A number of factors influence whether an employee becomes injured or ill due to work and, furthermore, whether they submit a claim for injury or illness. Claim-rate data from Comcare, however, suggests that the perceived demands placed on APS employees and their capacity to exert some control in the workplace is reflected to some degree in the injury claim rates experienced in agency clusters:

  • larger operational—18.74 claims per 1,000 employees
  • smaller operational—13.22 claims per 1,000 employees
  • specialist—12.42 claims per 1,000 employees
  • policy—11.73 claims per 1,000 employees
  • regulatory—9.41 claims per 1,000 employees.

Employee census data suggests a relationship between employee perceptions of job demand and control and attitudes across a range of workplace measures. As Figure 4.4 shows, employees who experienced high job demands were less likely to be satisfied with work conditions and were less positive on measures relating to job satisfaction. Conversely, employees who experienced high levels of workplace autonomy were more likely to be satisfied with their work conditions and were more positive on measures relating to job satisfaction (Figure 4.5). Additionally, figures 4.4 and 4.5 demonstrate that changes in employee perceptions of control are more powerful in their impact on measures of job satisfaction than changes in perceptions of workplace demand. This result is less obvious for measures of work conditions where changes in employee perceptions of both demand and control have a substantial impact on job satisfaction and work conditions.

Together these results provide agencies with a framework for understanding how employee control and job demand may work together to have an impact on employee attitudes and feelings of wellbeing at work. It is important, however, to remain cognisant that the demand and control data presented here is ‘point-in-time’ data collected as part of a broader employee attitude survey. It is likely that employee perceptions of workplace demand and control will fluctuate over time and within a workplace, reflecting the natural ebb and flow of workloads and priorities. As such, the conclusions drawn should be interpreted with caution.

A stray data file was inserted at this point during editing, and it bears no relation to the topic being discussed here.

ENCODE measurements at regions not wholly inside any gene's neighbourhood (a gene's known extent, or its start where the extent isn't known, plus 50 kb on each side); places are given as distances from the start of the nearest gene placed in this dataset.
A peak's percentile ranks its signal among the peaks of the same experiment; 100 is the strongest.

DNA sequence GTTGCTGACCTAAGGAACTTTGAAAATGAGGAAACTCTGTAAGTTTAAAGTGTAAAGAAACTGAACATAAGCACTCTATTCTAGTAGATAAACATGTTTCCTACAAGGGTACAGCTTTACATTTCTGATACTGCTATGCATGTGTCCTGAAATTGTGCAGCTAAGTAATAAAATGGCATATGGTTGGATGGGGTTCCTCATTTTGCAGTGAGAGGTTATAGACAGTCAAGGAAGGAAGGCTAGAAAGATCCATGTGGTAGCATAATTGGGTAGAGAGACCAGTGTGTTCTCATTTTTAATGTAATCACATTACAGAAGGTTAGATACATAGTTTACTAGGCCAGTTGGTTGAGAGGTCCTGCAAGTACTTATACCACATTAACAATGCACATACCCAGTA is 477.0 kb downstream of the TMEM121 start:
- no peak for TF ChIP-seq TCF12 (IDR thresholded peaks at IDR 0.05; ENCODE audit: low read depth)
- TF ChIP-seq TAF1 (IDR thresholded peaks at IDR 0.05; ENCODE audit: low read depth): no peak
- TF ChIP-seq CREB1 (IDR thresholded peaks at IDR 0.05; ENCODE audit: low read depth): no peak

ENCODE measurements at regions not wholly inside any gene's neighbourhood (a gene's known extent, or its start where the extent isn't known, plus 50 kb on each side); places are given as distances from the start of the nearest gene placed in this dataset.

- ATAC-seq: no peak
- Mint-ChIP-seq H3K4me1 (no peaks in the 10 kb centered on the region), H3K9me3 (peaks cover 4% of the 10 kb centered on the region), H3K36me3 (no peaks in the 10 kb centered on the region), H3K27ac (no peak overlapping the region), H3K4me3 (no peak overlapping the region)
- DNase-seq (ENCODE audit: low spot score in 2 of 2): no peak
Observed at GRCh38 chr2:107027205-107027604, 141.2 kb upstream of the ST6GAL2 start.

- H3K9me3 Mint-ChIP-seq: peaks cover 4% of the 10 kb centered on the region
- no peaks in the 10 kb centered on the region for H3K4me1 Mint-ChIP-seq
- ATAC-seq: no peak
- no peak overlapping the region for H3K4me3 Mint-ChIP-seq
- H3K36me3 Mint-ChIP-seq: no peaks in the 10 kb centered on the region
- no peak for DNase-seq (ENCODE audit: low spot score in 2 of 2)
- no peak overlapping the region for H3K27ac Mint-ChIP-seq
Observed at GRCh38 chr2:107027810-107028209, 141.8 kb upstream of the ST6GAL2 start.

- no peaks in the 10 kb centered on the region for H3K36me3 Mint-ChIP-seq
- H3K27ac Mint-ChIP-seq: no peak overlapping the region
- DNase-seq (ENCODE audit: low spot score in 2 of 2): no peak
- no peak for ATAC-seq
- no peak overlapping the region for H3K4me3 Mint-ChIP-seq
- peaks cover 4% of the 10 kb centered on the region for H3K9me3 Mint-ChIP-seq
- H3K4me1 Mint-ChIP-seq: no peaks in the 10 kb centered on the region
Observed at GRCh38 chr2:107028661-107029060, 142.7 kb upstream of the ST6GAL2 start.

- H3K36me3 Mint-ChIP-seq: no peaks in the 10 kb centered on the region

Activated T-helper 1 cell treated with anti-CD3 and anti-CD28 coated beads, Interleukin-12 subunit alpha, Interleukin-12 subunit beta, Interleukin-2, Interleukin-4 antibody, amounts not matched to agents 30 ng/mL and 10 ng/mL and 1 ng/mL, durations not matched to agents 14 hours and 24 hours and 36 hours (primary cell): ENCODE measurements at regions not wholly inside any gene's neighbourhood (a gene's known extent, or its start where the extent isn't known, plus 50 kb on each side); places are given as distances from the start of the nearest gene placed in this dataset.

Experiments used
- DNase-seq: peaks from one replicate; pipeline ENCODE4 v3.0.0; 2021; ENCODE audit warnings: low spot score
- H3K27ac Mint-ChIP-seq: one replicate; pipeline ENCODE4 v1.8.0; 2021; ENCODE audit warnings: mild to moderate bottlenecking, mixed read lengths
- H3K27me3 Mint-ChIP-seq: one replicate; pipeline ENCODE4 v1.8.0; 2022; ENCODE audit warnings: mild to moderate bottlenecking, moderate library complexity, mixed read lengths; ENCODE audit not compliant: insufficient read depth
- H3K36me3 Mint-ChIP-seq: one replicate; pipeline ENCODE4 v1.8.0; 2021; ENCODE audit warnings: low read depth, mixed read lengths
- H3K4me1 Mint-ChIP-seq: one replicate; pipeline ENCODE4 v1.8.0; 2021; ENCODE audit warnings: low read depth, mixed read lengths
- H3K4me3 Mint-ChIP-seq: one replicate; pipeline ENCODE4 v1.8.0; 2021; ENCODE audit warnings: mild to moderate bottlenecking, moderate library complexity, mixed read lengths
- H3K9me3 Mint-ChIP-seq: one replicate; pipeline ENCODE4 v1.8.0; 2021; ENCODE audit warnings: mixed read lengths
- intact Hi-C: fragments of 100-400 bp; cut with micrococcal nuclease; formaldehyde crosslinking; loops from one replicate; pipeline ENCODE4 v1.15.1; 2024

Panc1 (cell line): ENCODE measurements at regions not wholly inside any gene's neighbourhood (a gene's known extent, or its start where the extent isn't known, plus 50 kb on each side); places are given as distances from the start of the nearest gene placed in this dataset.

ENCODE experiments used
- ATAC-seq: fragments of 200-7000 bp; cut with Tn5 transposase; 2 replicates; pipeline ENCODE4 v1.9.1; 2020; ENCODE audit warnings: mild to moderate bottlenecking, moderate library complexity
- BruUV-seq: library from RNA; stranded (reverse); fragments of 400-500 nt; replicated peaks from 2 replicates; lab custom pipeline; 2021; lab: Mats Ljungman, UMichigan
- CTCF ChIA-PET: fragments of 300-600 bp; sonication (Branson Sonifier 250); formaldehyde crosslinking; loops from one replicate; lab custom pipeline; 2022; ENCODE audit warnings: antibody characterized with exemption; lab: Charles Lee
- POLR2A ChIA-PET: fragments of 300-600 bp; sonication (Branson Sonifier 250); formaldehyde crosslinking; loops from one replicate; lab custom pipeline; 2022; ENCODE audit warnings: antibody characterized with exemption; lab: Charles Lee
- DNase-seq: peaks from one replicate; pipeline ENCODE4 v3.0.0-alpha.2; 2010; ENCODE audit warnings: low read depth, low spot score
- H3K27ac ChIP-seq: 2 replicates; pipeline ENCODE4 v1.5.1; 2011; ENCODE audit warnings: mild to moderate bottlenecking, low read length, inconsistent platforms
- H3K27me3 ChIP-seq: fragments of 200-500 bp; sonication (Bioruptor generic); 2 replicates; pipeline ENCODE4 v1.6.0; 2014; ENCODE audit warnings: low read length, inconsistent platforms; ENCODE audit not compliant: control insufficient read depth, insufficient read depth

Figure 4.4 The relationship between workplace demands and measures of job satisfaction and work conditions, 2013

Source: Employee census


Figure 4.5 The relationship between workplace control and measures of job satisfaction and work conditions, 2013

Source: Employee census


The impact of the nature of the workplace on employee health has been operationalised in a public sector environment through the work of the Health and Safety Executive of the United Kingdom Civil Service in their management-standards approach to work stress.11 This work has been identified by Comcare as a useful model for managers and human resource practitioners to adopt in the APS context.12

Concerns about the impact of stress in the APS workplace have existed for some time. This concern has been shared internationally13 and in the private sector. The Health and Safety Executive work has been identified as a useful model for APS managers. Recent collaborative work led by the Australian Public Service Commission (the Commission) has seen the development of a set of guidelines for managers on how to deal with workplace mental health issues.14

Workplace behaviour as a health and wellbeing risk